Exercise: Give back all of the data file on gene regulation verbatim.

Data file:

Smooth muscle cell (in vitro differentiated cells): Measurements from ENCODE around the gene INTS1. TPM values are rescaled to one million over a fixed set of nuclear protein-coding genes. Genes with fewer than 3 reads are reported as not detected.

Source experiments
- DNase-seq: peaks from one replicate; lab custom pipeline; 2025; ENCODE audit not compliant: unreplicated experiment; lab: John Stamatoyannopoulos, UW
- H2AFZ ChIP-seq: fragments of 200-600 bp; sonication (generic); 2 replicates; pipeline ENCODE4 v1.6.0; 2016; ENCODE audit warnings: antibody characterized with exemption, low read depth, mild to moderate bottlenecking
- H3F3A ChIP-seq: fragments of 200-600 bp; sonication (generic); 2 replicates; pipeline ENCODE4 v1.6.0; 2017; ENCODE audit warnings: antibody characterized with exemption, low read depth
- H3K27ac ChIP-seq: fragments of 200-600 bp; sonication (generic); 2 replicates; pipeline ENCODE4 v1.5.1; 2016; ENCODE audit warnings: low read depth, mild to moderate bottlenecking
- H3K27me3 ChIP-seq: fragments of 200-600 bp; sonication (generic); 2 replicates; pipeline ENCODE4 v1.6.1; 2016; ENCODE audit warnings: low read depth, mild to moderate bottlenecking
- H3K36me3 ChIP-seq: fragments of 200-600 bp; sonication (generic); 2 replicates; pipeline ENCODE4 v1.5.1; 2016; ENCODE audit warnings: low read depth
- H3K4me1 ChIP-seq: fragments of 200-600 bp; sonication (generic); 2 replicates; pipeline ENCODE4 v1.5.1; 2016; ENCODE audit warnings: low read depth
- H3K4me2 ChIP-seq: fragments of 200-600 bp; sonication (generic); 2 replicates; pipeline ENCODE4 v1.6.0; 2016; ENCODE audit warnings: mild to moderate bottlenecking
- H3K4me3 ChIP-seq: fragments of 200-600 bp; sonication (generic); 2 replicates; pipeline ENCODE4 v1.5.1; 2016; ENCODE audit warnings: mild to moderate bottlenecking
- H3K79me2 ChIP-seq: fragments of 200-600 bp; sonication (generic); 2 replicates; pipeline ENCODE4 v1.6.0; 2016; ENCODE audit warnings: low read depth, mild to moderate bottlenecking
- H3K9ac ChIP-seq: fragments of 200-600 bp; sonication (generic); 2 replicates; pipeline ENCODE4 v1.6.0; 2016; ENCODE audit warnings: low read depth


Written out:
Smooth muscle cell (in vitro differentiated cells): Measurements from ENCODE around the gene INTS1. TPM values are rescaled to one million over a fixed set of nuclear protein-coding genes. Genes with fewer than 3 reads are reported as not detected.

Source experiments
- DNase-seq: peaks from one replicate; lab custom pipeline; 2025; ENCODE audit not compliant: unreplicated experiment; lab: John Stamatoyannopoulos, UW
- H2AFZ ChIP-seq: fragments of 200-600 bp; sonication (generic); 2 replicates; pipeline ENCODE4 v1.6.0; 2016; ENCODE audit warnings: antibody characterized with exemption, low read depth, mild to moderate bottlenecking
- H3F3A ChIP-seq: fragments of 200-600 bp; sonication (generic); 2 replicates; pipeline ENCODE4 v1.6.0; 2017; ENCODE audit warnings: antibody characterized with exemption, low read depth
- H3K27ac ChIP-seq: fragments of 200-600 bp; sonication (generic); 2 replicates; pipeline ENCODE4 v1.5.1; 2016; ENCODE audit warnings: low read depth, mild to moderate bottlenecking
- H3K27me3 ChIP-seq: fragments of 200-600 bp; sonication (generic); 2 replicates; pipeline ENCODE4 v1.6.1; 2016; ENCODE audit warnings: low read depth, mild to moderate bottlenecking
- H3K36me3 ChIP-seq: fragments of 200-600 bp; sonication (generic); 2 replicates; pipeline ENCODE4 v1.5.1; 2016; ENCODE audit warnings: low read depth
- H3K4me1 ChIP-seq: fragments of 200-600 bp; sonication (generic); 2 replicates; pipeline ENCODE4 v1.5.1; 2016; ENCODE audit warnings: low read depth
- H3K4me2 ChIP-seq: fragments of 200-600 bp; sonication (generic); 2 replicates; pipeline ENCODE4 v1.6.0; 2016; ENCODE audit warnings: mild to moderate bottlenecking
- H3K4me3 ChIP-seq: fragments of 200-600 bp; sonication (generic); 2 replicates; pipeline ENCODE4 v1.5.1; 2016; ENCODE audit warnings: mild to moderate bottlenecking
- H3K79me2 ChIP-seq: fragments of 200-600 bp; sonication (generic); 2 replicates; pipeline ENCODE4 v1.6.0; 2016; ENCODE audit warnings: low read depth, mild to moderate bottlenecking
- H3K9ac ChIP-seq: fragments of 200-600 bp; sonication (generic); 2 replicates; pipeline ENCODE4 v1.6.0; 2016; ENCODE audit warnings: low read depth